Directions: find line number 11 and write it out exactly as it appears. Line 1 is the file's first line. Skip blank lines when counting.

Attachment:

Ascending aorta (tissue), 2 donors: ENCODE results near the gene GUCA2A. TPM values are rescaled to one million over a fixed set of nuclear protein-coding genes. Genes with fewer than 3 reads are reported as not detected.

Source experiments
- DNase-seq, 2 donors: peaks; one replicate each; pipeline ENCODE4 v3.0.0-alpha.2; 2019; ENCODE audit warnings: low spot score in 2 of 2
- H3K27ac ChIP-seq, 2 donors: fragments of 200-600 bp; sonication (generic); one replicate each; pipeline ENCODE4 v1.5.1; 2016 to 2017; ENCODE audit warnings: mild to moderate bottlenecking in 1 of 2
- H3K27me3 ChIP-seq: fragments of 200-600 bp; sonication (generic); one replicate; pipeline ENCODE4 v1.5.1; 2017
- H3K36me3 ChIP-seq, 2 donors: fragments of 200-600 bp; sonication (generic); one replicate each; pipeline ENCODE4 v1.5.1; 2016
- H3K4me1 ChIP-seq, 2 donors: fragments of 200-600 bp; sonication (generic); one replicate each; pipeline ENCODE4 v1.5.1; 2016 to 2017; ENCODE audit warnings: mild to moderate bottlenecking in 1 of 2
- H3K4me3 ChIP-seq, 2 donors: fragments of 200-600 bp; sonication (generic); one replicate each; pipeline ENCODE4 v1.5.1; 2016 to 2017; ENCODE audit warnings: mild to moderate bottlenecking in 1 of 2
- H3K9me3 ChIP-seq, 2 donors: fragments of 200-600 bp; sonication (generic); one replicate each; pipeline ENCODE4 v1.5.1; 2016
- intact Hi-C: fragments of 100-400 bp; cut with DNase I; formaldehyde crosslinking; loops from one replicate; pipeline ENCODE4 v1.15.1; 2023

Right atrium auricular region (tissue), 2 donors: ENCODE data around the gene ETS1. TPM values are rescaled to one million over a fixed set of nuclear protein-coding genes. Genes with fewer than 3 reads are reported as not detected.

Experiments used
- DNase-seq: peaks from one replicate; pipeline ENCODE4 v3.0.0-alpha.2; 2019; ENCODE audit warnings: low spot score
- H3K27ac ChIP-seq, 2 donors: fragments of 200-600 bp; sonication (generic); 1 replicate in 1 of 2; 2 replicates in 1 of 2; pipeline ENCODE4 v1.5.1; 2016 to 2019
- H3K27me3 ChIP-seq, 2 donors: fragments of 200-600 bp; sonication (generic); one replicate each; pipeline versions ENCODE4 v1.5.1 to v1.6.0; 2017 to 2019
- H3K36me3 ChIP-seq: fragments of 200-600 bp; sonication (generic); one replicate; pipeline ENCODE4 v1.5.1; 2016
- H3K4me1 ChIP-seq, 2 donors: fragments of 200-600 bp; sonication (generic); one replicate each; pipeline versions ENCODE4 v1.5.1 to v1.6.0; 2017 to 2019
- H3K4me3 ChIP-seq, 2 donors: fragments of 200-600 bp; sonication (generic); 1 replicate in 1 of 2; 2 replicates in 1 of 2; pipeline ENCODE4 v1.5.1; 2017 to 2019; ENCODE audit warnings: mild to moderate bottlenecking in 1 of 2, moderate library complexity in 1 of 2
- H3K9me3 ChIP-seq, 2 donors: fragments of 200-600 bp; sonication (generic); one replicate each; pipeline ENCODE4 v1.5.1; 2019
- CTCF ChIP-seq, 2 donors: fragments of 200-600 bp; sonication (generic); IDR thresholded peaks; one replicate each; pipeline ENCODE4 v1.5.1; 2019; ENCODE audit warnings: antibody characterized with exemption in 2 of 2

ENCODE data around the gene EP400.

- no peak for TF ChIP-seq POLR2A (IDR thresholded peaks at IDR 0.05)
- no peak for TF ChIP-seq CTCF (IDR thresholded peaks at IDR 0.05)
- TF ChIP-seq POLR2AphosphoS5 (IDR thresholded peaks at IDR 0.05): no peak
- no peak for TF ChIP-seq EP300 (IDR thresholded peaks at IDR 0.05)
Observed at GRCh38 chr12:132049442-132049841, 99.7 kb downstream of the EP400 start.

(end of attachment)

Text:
Right atrium auricular region (tissue), 2 donors: ENCODE data around the gene ETS1. TPM values are rescaled to one million over a fixed set of nuclear protein-coding genes. Genes with fewer than 3 reads are reported as not detected.